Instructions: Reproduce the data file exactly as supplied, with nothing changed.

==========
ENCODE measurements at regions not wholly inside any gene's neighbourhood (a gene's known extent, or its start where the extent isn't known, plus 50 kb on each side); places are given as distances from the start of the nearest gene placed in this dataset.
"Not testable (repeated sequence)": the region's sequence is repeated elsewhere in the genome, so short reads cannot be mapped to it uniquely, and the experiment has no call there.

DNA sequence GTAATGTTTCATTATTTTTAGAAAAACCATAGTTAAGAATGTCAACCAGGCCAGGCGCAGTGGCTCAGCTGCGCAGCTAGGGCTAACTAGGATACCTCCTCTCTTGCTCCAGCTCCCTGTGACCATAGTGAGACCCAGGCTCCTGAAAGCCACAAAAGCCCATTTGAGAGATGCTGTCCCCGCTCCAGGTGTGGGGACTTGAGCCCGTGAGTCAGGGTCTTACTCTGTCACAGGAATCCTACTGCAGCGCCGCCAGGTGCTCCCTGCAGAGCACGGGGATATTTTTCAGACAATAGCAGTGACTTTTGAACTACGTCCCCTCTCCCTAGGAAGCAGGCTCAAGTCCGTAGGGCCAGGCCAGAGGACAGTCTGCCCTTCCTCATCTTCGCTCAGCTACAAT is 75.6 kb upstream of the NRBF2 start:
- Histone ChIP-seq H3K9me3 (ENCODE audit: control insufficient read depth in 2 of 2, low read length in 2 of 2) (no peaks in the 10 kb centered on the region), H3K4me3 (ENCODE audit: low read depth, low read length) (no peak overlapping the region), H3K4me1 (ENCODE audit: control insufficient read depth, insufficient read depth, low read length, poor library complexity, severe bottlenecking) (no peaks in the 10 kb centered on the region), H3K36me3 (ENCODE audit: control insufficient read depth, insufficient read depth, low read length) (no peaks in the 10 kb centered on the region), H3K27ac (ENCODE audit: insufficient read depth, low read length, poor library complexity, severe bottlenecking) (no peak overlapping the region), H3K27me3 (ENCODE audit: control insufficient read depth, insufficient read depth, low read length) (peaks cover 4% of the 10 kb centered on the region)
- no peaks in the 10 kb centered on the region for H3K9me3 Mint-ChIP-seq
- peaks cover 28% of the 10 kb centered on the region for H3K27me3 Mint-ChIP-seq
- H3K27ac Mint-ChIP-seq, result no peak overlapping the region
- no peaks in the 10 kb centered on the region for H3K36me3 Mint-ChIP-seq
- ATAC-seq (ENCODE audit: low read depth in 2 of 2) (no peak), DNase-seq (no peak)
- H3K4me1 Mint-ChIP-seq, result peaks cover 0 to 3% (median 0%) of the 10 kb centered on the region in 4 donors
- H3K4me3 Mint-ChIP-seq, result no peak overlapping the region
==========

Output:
ENCODE measurements at regions not wholly inside any gene's neighbourhood (a gene's known extent, or its start where the extent isn't known, plus 50 kb on each side); places are given as distances from the start of the nearest gene placed in this dataset.
"Not testable (repeated sequence)": the region's sequence is repeated elsewhere in the genome, so short reads cannot be mapped to it uniquely, and the experiment has no call there.

DNA sequence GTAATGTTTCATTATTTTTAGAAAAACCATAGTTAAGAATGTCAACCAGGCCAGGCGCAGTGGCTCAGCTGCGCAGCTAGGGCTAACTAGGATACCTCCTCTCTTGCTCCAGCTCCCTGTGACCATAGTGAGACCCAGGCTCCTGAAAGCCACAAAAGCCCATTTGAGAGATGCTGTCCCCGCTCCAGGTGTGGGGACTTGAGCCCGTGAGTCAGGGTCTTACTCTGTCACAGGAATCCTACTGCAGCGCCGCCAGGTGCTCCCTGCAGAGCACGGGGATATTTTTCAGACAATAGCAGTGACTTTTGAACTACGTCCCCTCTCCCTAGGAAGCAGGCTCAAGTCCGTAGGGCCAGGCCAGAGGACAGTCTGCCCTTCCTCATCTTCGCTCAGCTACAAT is 75.6 kb upstream of the NRBF2 start:
- Histone ChIP-seq H3K9me3 (ENCODE audit: control insufficient read depth in 2 of 2, low read length in 2 of 2) (no peaks in the 10 kb centered on the region), H3K4me3 (ENCODE audit: low read depth, low read length) (no peak overlapping the region), H3K4me1 (ENCODE audit: control insufficient read depth, insufficient read depth, low read length, poor library complexity, severe bottlenecking) (no peaks in the 10 kb centered on the region), H3K36me3 (ENCODE audit: control insufficient read depth, insufficient read depth, low read length) (no peaks in the 10 kb centered on the region), H3K27ac (ENCODE audit: insufficient read depth, low read length, poor library complexity, severe bottlenecking) (no peak overlapping the region), H3K27me3 (ENCODE audit: control insufficient read depth, insufficient read depth, low read length) (peaks cover 4% of the 10 kb centered on the region)
- no peaks in the 10 kb centered on the region for H3K9me3 Mint-ChIP-seq
- peaks cover 28% of the 10 kb centered on the region for H3K27me3 Mint-ChIP-seq
- H3K27ac Mint-ChIP-seq, result no peak overlapping the region
- no peaks in the 10 kb centered on the region for H3K36me3 Mint-ChIP-seq
- ATAC-seq (ENCODE audit: low read depth in 2 of 2) (no peak), DNase-seq (no peak)
- H3K4me1 Mint-ChIP-seq, result peaks cover 0 to 3% (median 0%) of the 10 kb centered on the region in 4 donors
- H3K4me3 Mint-ChIP-seq, result no peak overlapping the region